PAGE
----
Managing product deterioration
Delays frequently lead to product being stored for longer periods of time than was standard during pre-pandemic conditions. Manual checking procedures can further increase delays, with drivers required to stop and check freight conditions. There are also times when manual checking can prove inadequate when dealing with perishables.
Technology now provides efficient and accurate digital record keeping. And ensuring sanitary regulation compliance is far simpler with alerts for temperature, location and deteriorating products.
Alleviating driver shortage
The trucking industry is experiencing a historic driver shortage problem. Clearly, driver shortage plays a part in supply chain delays. Although self-driving trucks are on the horizon, and many look forward to them easing the current expectations placed on drivers, these trucks are not yet widely available.
So how can technology assist with this problem? By incorporating supply chain technologies, such as TMS, the trucking industry can increase driver efficiency and decrease delays, making the truck driver’s job less stressful and supporting better driver retention.
Enticing new drivers
One reason for driver shortage is that the workforce is aging. The average driver age is now 55. Millennials are already comfortable working with new technologies. By making technological advances clear and making them available to Millennials, the trucking industry can help fill the driver gap.
An ounce of prevention helps driver retention
Driver retention is an important factor in maintaining supply chains, and lowering driver stress helps retain skilled drivers. One way to lower stress is to lessen driver obligations. Maintaining logs, following CSA regulations, trailer inspections, mechanical issue reports and much more can be efficiently digitized and automated.
Mobile technology can assist fleets and drivers with navigation, efficiently and accurately optimize routes, prepare for delays, monitor weather and much more. Streamlining communication makes for timely repairs, using software which can detect truck failures and alert the driver immediately.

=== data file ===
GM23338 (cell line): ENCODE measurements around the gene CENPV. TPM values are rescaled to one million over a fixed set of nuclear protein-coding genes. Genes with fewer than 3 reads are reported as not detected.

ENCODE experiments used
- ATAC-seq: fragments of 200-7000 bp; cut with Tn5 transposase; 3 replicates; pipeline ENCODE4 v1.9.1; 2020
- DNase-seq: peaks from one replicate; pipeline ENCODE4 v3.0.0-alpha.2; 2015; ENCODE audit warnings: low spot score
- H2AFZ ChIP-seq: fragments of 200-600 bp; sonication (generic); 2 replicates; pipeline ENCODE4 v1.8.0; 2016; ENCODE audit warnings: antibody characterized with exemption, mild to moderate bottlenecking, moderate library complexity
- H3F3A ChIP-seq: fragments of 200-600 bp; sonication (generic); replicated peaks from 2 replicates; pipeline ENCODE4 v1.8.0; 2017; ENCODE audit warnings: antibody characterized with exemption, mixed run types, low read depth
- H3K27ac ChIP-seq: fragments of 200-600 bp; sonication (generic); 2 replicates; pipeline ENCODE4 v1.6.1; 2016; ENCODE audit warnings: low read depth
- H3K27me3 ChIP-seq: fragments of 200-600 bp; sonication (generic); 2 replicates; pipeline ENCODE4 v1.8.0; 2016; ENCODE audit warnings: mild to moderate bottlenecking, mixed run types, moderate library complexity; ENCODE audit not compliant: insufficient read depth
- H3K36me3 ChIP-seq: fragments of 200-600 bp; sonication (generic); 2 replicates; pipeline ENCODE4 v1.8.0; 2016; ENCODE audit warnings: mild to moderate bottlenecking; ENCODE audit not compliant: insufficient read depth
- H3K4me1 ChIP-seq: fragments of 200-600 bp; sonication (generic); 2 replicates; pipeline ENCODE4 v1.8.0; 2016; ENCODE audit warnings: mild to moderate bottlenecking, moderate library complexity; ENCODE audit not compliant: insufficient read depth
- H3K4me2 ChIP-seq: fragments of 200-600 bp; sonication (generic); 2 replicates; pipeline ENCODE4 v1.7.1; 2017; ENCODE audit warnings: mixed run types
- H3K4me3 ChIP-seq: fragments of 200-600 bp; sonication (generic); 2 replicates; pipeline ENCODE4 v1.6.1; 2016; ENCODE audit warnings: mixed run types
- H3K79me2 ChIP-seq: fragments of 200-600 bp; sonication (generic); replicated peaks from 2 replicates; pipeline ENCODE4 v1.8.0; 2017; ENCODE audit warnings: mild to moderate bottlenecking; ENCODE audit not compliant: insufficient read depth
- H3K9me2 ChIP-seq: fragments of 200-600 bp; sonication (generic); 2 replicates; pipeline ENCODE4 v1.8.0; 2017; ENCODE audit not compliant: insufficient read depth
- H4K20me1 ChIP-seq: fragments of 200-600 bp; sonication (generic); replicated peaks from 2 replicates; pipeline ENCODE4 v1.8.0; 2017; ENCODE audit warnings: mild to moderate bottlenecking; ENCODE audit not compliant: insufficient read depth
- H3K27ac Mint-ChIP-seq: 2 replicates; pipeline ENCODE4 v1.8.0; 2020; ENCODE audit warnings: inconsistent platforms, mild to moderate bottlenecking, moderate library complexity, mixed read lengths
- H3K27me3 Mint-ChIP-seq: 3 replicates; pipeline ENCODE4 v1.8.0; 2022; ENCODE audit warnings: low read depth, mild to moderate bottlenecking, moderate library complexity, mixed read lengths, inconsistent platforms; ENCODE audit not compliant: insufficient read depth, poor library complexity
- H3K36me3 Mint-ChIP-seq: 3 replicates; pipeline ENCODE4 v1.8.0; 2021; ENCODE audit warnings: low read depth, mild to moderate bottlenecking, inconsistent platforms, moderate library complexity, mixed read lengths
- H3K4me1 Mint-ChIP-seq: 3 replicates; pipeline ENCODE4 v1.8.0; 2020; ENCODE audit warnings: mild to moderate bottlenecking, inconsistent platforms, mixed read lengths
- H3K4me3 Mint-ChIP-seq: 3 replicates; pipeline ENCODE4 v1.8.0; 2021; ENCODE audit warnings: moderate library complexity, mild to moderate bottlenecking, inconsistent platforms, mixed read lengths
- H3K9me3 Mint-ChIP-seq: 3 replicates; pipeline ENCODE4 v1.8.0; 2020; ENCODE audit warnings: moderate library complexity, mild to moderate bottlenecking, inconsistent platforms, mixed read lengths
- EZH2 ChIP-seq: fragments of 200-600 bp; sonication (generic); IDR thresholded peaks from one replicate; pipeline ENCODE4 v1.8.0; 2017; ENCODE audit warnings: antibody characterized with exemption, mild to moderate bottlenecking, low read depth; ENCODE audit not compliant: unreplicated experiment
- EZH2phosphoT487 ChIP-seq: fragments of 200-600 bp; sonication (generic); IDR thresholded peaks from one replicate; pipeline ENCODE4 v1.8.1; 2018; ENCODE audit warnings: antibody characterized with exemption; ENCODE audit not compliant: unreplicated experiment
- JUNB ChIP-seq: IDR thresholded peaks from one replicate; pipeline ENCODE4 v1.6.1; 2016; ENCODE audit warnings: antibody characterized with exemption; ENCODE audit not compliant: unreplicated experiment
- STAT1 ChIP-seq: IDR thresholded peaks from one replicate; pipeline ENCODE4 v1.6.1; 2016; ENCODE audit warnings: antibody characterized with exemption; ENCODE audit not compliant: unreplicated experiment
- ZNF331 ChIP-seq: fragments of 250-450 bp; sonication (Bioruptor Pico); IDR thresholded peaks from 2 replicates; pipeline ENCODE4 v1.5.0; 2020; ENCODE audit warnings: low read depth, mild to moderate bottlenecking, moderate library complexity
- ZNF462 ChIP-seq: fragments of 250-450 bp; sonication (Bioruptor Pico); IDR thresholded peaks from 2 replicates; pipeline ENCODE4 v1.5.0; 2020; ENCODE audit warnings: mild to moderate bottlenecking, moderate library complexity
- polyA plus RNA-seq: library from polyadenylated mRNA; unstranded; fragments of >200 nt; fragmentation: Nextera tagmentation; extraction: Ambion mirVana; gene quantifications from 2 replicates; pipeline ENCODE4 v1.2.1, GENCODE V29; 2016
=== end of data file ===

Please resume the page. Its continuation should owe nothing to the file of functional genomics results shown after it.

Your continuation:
Tracking driver fatigue
Driver fatigue affects reaction time and decision making. Wearable technology is now available in the form of headbands, caps, vests, wristbands and eyewear which can track whether drivers are becoming drowsy and communicate potential dangers to them and to the fleet.
Locating truck parking
One major concern for drivers is accessing safe, convenient parking. As parking capacity is often unable to keep pace with parking demand, this can be a real challenge for drivers. Truck Parking Information Management Systems offer real time information to drivers.
Compliance, Safety and Accountability (CSA)
Keeping accurate records to adhere to CSA regulations, forms and processes is vital, yet undeniably time consuming and tedious. Automatic and digital forms and processes including driver logs and inspections can streamline compliance adherence. This improves CSA scores and takes some of the pressure off drivers by making recording data simple, and keeping on top of any changes in standards or regulations.
Technology can assist fleets and drivers to avoid legal and safety issues by monitoring and streamlining CSA requirements.
Without trucks the supply chain stops
The road ahead for the trucking industry is being mapped with new technology.
Progress in technology can already offer:
- Safer, less stressful driver experiences
- Faster turnarounds
- More accurate predictions
- More efficient inventory and warehouse procedures
- Support for driver fatigue
- Maximised compliance regulation
The trucking industry will continue to find ways to meet demands and stay productive through the clever application of technological advances.